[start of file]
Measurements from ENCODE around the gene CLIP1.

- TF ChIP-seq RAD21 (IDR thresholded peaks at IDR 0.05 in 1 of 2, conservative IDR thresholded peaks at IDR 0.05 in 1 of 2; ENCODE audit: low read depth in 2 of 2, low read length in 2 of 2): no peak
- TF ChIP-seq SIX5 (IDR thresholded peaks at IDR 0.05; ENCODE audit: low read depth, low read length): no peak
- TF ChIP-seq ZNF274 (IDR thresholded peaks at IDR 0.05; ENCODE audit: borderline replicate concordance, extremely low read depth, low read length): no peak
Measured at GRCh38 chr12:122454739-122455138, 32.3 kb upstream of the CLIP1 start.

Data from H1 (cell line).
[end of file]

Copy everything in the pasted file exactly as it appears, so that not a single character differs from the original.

Measurements from ENCODE around the gene CLIP1.

- TF ChIP-seq RAD21 (IDR thresholded peaks at IDR 0.05 in 1 of 2, conservative IDR thresholded peaks at IDR 0.05 in 1 of 2; ENCODE audit: low read depth in 2 of 2, low read length in 2 of 2): no peak
- TF ChIP-seq SIX5 (IDR thresholded peaks at IDR 0.05; ENCODE audit: low read depth, low read length): no peak
- TF ChIP-seq ZNF274 (IDR thresholded peaks at IDR 0.05; ENCODE audit: borderline replicate concordance, extremely low read depth, low read length): no peak
Measured at GRCh38 chr12:122454739-122455138, 32.3 kb upstream of the CLIP1 start.

Data from H1 (cell line).